Baker, a man known for overcoming obstacles throughout his baseball career, is game for what’s coming his team’s way, and so are the fans.

On the other hand, manager Dave Roberts and his 6-2 Dodgers are cooking with fish grease. The World Champs torched clubs during a five-game winning streak, before eventually falling to the Oakland Athletics in extras.

After overcoming recent playoff letdowns, Roberts captured his first World Series championship last season, defeating the Tampa Bay Rays in six games (4-2).

With the victory, he became the first manager of color to win the c’hip since Toronto Blue Jays manager Cito Gaston went back to back like Jordan and the Bulls in 1992 and 1993.

Although both managers made history last season, by reaching the championship series, Baker’s Astros fell to the Rays in a grueling 7-game ALCS.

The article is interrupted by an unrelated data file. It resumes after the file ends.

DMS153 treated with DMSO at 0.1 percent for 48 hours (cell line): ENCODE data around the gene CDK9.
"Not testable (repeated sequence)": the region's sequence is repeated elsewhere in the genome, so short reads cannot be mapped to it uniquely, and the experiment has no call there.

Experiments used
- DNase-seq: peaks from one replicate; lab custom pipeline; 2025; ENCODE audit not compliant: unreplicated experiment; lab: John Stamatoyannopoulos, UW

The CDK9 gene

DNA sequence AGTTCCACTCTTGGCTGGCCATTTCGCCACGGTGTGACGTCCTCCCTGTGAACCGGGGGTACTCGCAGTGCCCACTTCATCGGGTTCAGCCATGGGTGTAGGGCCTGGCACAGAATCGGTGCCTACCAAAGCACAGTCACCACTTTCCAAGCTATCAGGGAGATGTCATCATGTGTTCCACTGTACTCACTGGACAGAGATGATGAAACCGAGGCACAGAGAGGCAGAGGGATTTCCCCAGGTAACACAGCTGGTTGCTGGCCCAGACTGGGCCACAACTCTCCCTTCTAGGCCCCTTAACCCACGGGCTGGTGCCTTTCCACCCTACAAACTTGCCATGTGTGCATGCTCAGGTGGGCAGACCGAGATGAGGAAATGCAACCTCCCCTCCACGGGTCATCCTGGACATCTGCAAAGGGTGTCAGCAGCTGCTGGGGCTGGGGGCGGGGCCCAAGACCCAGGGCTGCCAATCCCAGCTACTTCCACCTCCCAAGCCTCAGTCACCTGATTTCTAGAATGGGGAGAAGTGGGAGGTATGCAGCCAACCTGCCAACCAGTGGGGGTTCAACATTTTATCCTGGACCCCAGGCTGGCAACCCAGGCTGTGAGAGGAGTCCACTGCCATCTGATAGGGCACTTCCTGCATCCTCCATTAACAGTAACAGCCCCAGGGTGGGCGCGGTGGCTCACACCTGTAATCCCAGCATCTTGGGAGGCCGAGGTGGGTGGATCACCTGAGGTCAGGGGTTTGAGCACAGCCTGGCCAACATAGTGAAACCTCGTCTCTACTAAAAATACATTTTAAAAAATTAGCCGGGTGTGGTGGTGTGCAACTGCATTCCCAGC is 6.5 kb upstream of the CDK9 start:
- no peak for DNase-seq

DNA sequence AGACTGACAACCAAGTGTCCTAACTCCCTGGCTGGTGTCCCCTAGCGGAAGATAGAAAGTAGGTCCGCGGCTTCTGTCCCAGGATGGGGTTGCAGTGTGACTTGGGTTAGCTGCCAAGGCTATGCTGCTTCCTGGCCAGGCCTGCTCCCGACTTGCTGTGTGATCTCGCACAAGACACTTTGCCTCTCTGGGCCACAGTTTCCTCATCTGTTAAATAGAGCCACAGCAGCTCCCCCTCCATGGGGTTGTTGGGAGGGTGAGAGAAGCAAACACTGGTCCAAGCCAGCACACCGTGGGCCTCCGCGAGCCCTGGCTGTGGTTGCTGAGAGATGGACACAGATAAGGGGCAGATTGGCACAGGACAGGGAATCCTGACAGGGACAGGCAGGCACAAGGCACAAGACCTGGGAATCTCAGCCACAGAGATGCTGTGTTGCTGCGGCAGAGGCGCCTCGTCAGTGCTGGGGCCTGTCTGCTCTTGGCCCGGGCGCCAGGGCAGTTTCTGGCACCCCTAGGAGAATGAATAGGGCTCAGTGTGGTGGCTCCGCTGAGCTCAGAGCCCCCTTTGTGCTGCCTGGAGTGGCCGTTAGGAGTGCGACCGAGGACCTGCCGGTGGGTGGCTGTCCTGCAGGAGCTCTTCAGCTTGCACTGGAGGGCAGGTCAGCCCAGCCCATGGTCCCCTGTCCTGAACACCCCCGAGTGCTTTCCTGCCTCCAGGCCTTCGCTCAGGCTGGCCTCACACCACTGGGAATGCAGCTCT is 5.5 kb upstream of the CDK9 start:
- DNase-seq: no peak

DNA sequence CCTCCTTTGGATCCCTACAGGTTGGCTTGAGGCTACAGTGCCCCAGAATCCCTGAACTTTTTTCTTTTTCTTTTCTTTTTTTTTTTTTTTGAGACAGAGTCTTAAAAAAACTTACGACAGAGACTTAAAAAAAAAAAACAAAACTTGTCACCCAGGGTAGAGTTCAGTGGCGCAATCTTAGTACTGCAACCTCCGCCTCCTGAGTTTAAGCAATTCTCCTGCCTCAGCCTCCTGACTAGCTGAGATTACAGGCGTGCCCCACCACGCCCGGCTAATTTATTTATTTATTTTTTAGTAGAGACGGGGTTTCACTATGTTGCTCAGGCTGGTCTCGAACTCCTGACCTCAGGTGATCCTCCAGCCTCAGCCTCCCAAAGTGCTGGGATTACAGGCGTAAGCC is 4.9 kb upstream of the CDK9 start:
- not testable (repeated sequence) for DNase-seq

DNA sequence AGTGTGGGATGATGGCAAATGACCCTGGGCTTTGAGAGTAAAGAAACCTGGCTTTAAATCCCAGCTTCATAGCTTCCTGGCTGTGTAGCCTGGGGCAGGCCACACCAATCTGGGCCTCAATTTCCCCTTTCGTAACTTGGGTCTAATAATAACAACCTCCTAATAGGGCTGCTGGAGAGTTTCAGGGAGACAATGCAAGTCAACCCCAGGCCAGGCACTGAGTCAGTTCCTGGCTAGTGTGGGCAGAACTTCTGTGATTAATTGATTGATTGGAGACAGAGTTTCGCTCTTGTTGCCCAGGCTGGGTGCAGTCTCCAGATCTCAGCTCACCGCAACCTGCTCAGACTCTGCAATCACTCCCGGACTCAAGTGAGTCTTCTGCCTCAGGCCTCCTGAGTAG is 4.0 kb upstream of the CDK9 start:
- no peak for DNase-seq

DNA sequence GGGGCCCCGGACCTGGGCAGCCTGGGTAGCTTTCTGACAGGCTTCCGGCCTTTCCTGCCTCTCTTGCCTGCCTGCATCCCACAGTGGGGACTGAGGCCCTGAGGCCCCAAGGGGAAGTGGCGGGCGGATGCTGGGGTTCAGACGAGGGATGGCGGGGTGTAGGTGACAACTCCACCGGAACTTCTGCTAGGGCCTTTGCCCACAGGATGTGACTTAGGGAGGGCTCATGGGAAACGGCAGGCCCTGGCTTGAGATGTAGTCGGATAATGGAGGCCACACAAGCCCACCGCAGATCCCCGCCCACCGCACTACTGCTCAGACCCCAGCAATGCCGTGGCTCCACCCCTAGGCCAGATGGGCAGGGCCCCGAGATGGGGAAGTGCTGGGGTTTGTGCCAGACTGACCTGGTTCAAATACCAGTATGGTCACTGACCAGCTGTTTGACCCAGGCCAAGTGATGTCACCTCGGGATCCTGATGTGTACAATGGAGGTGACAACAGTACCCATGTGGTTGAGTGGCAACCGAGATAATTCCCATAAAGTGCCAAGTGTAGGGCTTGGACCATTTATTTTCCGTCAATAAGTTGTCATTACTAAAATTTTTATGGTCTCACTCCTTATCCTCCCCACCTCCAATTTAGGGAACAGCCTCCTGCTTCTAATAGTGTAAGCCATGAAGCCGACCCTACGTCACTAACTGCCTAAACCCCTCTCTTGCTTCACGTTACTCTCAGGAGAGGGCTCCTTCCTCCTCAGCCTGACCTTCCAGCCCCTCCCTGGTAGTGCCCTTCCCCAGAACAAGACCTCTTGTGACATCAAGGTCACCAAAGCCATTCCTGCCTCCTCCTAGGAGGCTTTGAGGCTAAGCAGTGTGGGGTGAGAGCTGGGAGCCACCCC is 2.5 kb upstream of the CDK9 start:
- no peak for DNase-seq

If it weren’t for the pesky Rays defeating the Astros in seven games, Baker and Roberts would have had the first All-Black managerial World Series in baseball history, sparking the interest of Black and brown kids across the nation. Watching the journey of these two former players culminate in a World Series showdown would be a huge win for Black baseball.

Chris Archer Returns To Tampa Bay, Hoping To Reboot & Rebrand His Once Electrifying Career 

Chris Archer Returns To Tampa Bay, Hoping To Reboot & Rebrand His Once Electrifying Career 

Chris Archer wasn’t exactly kicking butts and taking names in his first relief appearance for the Tampa Bay Rays. The 32-year-old veteran gave up 3 runs, 4 hits in two innings of relief. It wasn’t the style of homecoming Archer had imagined.


Then again, prior to Spring Training, where he looked fabulous while surrendering just one hit and one run in 6.2 innings pitched, Archer hadn’t pitched in a major league game since August 2019 with the Pirates.

To make matters worse, Archer is a starter, who came in to relieve fellow starter Rich Hill as part of some tandem starter experiment the innovative and sometimes annoying Tampa Bay Rays front office constructed.